Perhaps even more thrilling than the Carnival itself was the race for the Queenship, an elected position. Such was the furor of the election, that votes were announced every half an hour, starting in the early evening and not finishing until 10 o’clock that night. Edna won by a large margin, receiving 3,423 votes. After her came Miss Minnie Rattenbury, with only 1,216 votes to her cause. Each dollar donated to offset the cost of the Carnival equaled one vote. One “anonymous” gentleman (although the newspaper identified him, based on the thickness of his voting envelope) placed $253 in Edna’s tally box, no small sum in 1900!

How was the news received? According to The Morning Record, “As soon as the result was announced there was a cheer and immediately there was a rush for the door. The band began a march and a line was formed in the street. In a few moments the crowd started for the residence of Miss Wilhelm where that lady was cordially congratulated upon the result of the contest and a serenade was given.” We can only imagine the glow on Edna’s cheeks upon seeing the throngs serenading her on her own doorstep!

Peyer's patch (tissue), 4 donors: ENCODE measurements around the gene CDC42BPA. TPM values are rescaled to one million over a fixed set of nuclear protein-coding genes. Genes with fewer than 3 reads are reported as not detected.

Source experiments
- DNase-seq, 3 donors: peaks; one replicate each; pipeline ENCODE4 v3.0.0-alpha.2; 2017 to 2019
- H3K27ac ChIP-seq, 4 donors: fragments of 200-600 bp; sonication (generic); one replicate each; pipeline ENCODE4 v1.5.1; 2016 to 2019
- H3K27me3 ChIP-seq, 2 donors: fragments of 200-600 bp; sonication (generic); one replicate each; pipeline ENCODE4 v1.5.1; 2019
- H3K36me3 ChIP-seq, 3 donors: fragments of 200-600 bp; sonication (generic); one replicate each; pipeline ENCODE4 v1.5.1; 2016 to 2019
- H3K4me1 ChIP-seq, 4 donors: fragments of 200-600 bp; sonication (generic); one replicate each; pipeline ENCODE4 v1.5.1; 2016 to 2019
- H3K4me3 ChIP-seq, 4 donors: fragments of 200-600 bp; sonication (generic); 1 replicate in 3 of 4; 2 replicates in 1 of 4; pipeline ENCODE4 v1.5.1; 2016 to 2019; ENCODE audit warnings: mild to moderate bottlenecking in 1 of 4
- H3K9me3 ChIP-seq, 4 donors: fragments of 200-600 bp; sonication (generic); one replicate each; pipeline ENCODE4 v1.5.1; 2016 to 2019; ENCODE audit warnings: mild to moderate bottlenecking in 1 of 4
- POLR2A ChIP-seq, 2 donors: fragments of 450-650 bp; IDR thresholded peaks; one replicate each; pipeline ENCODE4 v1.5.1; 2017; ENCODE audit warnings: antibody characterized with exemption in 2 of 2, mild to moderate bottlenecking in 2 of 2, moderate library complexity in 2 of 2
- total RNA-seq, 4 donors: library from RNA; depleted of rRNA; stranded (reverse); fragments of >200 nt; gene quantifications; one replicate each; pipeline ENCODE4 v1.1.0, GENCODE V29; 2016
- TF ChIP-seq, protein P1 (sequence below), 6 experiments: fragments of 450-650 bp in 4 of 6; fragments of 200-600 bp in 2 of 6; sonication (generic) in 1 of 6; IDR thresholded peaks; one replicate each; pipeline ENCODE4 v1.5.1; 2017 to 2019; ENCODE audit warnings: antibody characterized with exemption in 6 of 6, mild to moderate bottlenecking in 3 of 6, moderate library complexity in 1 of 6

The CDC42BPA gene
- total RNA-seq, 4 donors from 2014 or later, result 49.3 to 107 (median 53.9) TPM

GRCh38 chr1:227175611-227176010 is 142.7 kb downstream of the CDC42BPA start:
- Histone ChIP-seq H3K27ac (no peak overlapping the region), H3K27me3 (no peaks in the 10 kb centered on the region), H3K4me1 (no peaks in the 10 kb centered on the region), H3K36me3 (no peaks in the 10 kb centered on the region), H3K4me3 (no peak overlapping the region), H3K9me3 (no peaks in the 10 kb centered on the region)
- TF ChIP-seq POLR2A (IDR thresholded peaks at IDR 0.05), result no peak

The Carnival Committee was bound to prepare a fine celebration, paying attention to all the details, not the least of which was Queen Edna’s apparel. The “regal robes and crown” were acquired at once, and the Committee was quoted on the matter, stating “it is a foregone conclusion that the magnificence of her apparel will excel anything ever seen in this city.” By the photograph that remains, we agree with the Committee: fine attire for a fine lady.

Edna was a woman with moxie, it seems. In addition to performing her duties as queen admirably, she was the chief operator for Citizens Telephone, and she once saved the books of that business from going up in flames in a 1901 fire. She was the daughter of Frank and Anna Wilhelm, and sister to Gilbert and Blanche Violet.